DUBLIN, Ireland -- Great spectacle. Pity about the game.
Yesterday, Notre Dame and Navy served up football -- American style. They brought out cheerleaders, marching bands, mascots and two squads filled with enough players to fill a few Irish villages.
But in the end, all they could produce in front of 38,651 spectators at Croke Park was the great American blowout: Notre Dame 54, Navy 27.
It was Notre Dame's 33rd straight victory over Navy, the longest winning streak in NCAA history. The 19th-ranked Fighting Irish -- rushed for 303 yards and forced three turnovers to improve to 5-2 and keep alive their hopes for a major bowl berth.
Navy, which had won three straight, dropped to 5-2, despite two touchdown runs by Omar Nelson and two touchdown passes from Ben Fay to Corey Schemm.
Basically, this was like most any other Navy-Notre Dame game, except they weren't playing it in America.
So the teams had to make a few adjustments. They shared a sideline. They slipped around on a soggy grass field. They performed in front of a crowd that cheered for just about anything.
But it didn't rain. There wasn't much wind. And, was that really the sun that poked through the clouds as Notre Dame's band played "When Irish Eyes Are Smiling"? It sure was.
There weren't even any television timeouts since the game was broadcast in America on tape delay.
"If PBS was interested in televising our games, that would be tremendous," Notre Dame coach Lou Holtz said.
Holtz was really pushing the education line throughout his team's stay in Ireland. He marveled over such things as a trip to a monastery and a lecture at Trinity College. He even told his players to write a journal of the trip during today's flight home.
Off the field, Holtz said the players did everything he asked. "My problem is they don't listen to me on the field," he said.
Oh, and there was another problem Holtz had with the trip. Dublin traffic.
"I thought New York traffic was bad," he said. "Most people must live in their cars here. I've never seen traffic like this."
But Holtz wasn't complaining too much. He said he'd like the Fighting Irish to play in Dublin again. After all, there was nothing wrong with his team that couldn't be solved by a trip to Ireland, and a game against Navy.
The Irish needed this win badly after losing in overtime to Air Force two weeks ago. With a week off in between, they prepared for Navy just like a bowl game. And it showed.
Fullback Marc Edwards rumbled for three scores, and tailback Autry Denson raced for 123 yards and two touchdowns, including a 33-yard score that gave Notre Dame a 21-7 lead with 14 seconds left in the first half.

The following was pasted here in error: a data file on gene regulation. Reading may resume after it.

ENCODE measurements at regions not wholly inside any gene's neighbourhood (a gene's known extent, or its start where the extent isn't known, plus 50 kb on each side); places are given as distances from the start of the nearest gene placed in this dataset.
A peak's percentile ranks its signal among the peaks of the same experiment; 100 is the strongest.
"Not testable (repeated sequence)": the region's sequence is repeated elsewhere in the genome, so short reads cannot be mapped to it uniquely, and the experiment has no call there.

"Our backs were running over people all day," said Notre Dame quarterback Ron Powlus, who completed six of 11 passes for 91 yards and one touchdown. "We knew they'd try to confine us. But it didn't come off."
Notre Dame's defense also smothered Navy quarterback Chris McCoy, who was held to minus-16 yards rushing only a week after he rambled for 181 yards against Wake Forest.
"We wanted to get some good licks on McCoy," said Renaldo Wynn, who picked up a fumble by McCoy and raced 24 yards to give Notre Dame a 28-7 lead early in the second half.
Notre Dame also toyed with the Midshipmen defense, running it into the turf.
"A couple of their big plays came after we made contact," Navy linebacker Clint Bruce said. "We didn't wrap them up. You give running backs room to run and they'll run."
The Midshipmen got a lesson -- in big-time college football. They can handle teams such as Rutgers, Southern Methodist and Duke, but beating Notre Dame is still an improbable quest. The last time Navy beat Notre Dame was when Roger Staubach was starring back in 1963. Despite the latest loss, Navy still can dream of gaining a postseason bowl berth.
"We were disappointed in the way we performed," Navy coach Charlie Weatherbie said. "Notre Dame is a good football team. We cannot afford to give them what we gave them in turnovers. Fundamentally, we did not play very sound up front."
Weatherbie said he enjoyed the Irish experience. But he said this hardly felt like the "home" game that was advertised on the team's schedule.
"It's a little tough to travel six hours by plane and feel like we've got a home game," he said. "We had the home uniforms, but this wasn't our home turf."
And it sure wasn't a Navy crowd.
"I don't think it was really a home game for us," Bruce said. "Thousands of people here were Irish."
Notre Dame 7 14 14 19 -- 54
Navy ......0 7 14 6 -- 27
Next for Navy
Site: Navy-Marine Corps Memorial Stadium
When: Saturday, 1: 30 p.m.
Yesterday: Lost to William and Mary, 10-7.
Pub Date: 11/03/96